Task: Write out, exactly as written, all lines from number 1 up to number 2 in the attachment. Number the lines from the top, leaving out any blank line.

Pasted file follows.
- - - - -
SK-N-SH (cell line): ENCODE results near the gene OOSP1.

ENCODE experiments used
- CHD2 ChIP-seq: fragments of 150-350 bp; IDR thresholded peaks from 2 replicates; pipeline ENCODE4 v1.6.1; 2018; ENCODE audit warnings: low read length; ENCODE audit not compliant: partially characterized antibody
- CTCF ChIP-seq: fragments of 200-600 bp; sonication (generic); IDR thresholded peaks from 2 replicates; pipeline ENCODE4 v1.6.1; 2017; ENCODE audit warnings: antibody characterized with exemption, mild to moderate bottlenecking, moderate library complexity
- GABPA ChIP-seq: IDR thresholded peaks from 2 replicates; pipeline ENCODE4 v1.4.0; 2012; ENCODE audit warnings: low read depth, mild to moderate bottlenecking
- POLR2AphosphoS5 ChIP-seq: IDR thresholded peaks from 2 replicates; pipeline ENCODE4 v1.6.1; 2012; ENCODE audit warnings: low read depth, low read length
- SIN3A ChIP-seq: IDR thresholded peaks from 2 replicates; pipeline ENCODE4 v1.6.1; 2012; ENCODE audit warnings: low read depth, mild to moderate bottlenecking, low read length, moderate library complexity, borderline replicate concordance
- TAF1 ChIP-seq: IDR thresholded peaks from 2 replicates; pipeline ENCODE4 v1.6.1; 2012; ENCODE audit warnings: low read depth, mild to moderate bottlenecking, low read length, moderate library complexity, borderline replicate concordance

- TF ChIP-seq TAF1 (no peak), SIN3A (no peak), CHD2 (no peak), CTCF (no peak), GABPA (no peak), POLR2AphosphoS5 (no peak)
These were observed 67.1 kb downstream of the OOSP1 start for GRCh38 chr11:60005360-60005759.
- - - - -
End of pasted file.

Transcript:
SK-N-SH (cell line): ENCODE results near the gene OOSP1.

ENCODE experiments used